50 Oregon Students Head to the National History Day Contest

Students came from virtually everywhere in Oregon to compete online in this year’s Oregon History Day state contest, a qualifier for the National History Day Contest being held virtually from June 13-19.

For the second year, the contest moved to a digital format due to the COVID-19 pandemic. With most state competitions having participation down by 50 percent, Oregon beat the average and retained all of its regular schools and independent students. From a pool of 120 participants in the state contest, 50 students will advance to complete at the national contest, where their projects will go up against thousands of other students from across the country and world.

“Every year I’m amazed by the tenacity of middle and high school students to latch onto something in history that they are curious about and to see them comb through primary and secondary sources online and in research libraries and archives to create a website, paper, documentary, performance or exhibit that shows off their months of hard work. This year, during the pandemic, most of these students labored alone at home, finding and reading articles, photos, and documents because their curiosity drove them to want to know about their past and wonder about how they may shape their future. These students are inspirational,” said Kristen Pilgrim, coordinator of the Oregon History Day program at the Oregon Historical Society.

National History Day is a year-long academic program that challenges middle and high school students to research, develop and present group or individual projects as papers, exhibits, documentaries, websites and performances about historical topics related to an annual theme, such as this year’s theme: Communication in History: The Key to Understanding. Students push past rote memorization of facts and dates and instead learn historical content to develop perspective and understanding, so as to present a historical argument based on the evidence from their research.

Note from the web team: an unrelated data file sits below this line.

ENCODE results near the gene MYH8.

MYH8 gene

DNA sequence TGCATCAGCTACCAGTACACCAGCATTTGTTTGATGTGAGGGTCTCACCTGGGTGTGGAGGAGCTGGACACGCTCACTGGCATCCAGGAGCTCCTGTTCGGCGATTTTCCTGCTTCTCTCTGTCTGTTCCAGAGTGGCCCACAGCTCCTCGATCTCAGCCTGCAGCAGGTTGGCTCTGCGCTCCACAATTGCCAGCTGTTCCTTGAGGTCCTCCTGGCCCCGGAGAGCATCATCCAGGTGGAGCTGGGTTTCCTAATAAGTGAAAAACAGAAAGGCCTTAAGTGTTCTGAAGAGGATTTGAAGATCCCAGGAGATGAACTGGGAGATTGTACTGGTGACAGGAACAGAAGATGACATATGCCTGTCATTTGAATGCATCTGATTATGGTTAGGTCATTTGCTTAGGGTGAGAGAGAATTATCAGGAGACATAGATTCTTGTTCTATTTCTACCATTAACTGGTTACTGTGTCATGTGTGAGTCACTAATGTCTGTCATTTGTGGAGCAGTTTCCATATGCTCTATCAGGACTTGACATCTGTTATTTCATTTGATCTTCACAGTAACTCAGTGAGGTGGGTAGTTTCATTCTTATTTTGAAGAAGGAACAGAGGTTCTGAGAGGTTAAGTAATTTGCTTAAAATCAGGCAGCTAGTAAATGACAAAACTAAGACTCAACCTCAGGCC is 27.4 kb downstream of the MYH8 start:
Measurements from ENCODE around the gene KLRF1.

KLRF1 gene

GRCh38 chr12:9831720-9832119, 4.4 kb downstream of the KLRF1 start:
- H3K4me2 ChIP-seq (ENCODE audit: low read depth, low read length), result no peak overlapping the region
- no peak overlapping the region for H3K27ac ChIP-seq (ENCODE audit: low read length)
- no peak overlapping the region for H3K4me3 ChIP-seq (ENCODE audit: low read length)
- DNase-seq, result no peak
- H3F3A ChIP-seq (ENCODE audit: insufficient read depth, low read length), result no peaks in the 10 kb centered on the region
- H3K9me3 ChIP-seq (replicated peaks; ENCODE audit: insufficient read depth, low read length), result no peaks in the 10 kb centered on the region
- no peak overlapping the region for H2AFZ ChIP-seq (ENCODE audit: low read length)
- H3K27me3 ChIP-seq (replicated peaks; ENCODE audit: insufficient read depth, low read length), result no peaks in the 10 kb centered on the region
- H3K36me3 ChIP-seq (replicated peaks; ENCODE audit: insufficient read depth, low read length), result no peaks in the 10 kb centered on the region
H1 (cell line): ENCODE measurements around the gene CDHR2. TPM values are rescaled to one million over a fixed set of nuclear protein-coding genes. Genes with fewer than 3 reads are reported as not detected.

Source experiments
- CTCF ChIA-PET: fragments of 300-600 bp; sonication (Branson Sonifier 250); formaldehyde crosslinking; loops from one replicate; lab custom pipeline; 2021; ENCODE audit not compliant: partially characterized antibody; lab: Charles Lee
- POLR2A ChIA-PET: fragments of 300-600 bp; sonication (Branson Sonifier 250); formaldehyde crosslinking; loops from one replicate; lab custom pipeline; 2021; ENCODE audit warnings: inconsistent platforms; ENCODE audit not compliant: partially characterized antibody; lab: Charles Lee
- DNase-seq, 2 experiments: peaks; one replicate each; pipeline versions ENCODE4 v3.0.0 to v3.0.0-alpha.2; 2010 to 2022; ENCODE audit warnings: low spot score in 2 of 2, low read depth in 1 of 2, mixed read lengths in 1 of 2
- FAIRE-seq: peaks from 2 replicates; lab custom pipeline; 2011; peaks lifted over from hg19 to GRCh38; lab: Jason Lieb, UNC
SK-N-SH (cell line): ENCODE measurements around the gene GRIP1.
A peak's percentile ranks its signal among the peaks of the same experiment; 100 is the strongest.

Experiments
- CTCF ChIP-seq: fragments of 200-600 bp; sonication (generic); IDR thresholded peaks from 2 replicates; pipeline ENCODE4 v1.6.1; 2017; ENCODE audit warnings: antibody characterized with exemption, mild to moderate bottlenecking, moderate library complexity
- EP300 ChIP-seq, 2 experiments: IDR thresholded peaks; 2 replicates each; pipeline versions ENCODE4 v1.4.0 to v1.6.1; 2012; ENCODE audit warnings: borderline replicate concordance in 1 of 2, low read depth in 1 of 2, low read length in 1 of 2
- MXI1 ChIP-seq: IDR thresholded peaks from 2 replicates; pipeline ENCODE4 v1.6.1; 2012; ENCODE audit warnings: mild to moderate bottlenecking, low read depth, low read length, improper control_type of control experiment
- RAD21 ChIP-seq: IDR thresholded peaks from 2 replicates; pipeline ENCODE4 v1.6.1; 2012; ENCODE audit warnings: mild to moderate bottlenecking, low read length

Despite a challenging year, Oregon’s students had an impressive showing, and many projects spoke to the new state standards in Oregon Tribal History/Shared History, Holocaust and Genocide Education and Ethnic Studies, which are meant to expand the narratives and perspectives on Oregon, U.S. and world history. Local Oregon history, including projects on the Berhanu v. Metzger case, Beatrice Morrow Cannady and the Timber Wars, were also present. Complete results from the 2021 Oregon History Day state contest are available on the OHS website.

More than half a million middle and high school students around the world participate in the program each year. This year in Oregon, the national qualifiers hail from the following schools:

Junior Division (Grades 6-8)
Seven Peaks School (Bend)
ACCESS Academy (Portland)
Stoller Middle School (Beaverton)

Senior Division (Grades 9-12)
St. Mary’s School (Bend)
Echo School (Echo)
Franklin High School (Portland)
Grant High School (Portland)
Helix School (Helix)
International School of Beaverton
Jesuit High School (Portland)
Lake Oswego Senior High School
Lincoln High School (Portland)
South Salem High School
St. Mary’s Academy (Portland)
Sunset High School (Beaverton)
Westview High School (Beaverton)


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